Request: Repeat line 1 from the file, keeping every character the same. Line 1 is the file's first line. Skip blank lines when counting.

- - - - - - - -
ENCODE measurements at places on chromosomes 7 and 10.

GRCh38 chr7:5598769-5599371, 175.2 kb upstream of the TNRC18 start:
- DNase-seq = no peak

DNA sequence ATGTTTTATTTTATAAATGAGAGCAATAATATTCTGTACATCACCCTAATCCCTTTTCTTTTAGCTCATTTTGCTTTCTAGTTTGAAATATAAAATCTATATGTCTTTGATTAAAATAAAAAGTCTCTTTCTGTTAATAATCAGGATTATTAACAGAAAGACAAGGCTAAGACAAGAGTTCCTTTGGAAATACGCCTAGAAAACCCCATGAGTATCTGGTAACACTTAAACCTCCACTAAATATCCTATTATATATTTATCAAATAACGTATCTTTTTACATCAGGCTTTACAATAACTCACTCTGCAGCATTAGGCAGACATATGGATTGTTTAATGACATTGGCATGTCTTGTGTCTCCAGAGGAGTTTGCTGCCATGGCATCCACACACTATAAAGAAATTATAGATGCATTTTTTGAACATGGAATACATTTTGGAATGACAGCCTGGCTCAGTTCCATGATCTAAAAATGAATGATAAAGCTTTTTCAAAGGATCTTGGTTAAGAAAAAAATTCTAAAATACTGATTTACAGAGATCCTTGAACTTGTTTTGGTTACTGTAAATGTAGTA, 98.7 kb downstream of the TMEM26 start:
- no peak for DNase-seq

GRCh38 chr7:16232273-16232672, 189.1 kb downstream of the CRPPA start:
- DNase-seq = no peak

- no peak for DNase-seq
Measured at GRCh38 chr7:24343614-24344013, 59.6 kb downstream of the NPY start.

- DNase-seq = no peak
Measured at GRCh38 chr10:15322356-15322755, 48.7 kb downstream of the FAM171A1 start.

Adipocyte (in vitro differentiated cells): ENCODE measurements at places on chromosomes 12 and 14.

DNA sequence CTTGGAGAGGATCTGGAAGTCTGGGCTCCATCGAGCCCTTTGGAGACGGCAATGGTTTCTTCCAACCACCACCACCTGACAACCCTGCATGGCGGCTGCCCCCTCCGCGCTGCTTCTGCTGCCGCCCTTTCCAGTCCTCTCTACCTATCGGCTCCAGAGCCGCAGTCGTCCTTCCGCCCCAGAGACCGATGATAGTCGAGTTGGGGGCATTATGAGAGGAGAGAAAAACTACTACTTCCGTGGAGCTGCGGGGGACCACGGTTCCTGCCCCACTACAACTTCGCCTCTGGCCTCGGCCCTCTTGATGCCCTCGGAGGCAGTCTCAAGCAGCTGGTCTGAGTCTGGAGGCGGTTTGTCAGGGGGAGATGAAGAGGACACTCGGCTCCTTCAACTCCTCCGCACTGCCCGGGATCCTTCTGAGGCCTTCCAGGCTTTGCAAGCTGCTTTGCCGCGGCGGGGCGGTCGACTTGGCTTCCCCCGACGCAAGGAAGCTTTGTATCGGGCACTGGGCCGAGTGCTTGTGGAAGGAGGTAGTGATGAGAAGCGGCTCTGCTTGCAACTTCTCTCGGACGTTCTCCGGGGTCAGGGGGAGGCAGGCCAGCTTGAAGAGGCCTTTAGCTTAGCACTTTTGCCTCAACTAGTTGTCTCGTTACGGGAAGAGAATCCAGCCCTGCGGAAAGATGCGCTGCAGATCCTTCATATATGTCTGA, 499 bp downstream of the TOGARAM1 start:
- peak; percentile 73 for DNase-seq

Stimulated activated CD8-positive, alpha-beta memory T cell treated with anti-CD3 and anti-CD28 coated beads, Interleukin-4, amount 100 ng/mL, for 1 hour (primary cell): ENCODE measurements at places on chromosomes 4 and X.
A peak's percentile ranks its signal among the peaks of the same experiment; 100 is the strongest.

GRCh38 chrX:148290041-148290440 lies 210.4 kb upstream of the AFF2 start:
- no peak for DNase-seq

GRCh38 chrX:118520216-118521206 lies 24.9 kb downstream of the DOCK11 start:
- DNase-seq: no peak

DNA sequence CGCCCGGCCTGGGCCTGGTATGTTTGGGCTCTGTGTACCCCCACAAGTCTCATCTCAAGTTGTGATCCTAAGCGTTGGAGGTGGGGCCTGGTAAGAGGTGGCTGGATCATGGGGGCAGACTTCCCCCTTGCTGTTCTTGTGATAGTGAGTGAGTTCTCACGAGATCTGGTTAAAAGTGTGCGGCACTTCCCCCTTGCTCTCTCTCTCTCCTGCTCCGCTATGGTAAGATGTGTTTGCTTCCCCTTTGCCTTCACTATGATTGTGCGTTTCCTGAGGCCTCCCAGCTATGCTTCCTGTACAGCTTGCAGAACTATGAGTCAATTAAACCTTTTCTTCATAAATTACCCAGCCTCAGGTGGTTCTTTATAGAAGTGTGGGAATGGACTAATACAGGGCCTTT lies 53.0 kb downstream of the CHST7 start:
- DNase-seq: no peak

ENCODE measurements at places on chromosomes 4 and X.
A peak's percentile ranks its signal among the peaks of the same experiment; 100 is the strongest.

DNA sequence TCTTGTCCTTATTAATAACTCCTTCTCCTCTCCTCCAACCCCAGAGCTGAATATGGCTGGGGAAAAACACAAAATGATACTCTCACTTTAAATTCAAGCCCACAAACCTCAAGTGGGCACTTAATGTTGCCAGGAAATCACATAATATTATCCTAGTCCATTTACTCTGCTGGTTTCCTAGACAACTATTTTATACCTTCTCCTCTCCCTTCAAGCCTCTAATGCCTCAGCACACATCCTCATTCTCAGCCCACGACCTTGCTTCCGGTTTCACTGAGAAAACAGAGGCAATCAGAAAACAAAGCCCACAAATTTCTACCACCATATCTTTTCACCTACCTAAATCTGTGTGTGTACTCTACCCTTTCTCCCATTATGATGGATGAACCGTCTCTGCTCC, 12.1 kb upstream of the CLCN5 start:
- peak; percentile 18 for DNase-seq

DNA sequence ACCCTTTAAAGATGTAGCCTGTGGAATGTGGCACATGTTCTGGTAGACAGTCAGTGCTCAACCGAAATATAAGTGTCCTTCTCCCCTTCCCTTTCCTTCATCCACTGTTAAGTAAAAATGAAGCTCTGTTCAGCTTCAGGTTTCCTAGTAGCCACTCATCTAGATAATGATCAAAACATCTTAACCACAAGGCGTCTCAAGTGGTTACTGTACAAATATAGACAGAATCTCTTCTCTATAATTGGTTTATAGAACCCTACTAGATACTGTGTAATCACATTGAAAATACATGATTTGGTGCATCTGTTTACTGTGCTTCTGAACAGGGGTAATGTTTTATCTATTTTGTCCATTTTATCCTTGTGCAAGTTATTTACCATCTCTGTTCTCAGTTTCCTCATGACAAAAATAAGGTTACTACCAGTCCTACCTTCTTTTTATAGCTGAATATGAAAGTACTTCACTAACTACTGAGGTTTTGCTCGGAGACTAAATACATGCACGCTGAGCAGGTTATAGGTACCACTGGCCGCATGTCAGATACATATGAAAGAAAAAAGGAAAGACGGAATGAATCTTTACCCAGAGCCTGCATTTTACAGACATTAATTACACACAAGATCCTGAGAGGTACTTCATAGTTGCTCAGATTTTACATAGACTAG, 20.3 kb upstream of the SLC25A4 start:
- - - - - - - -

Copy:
ENCODE measurements at places on chromosomes 7 and 10.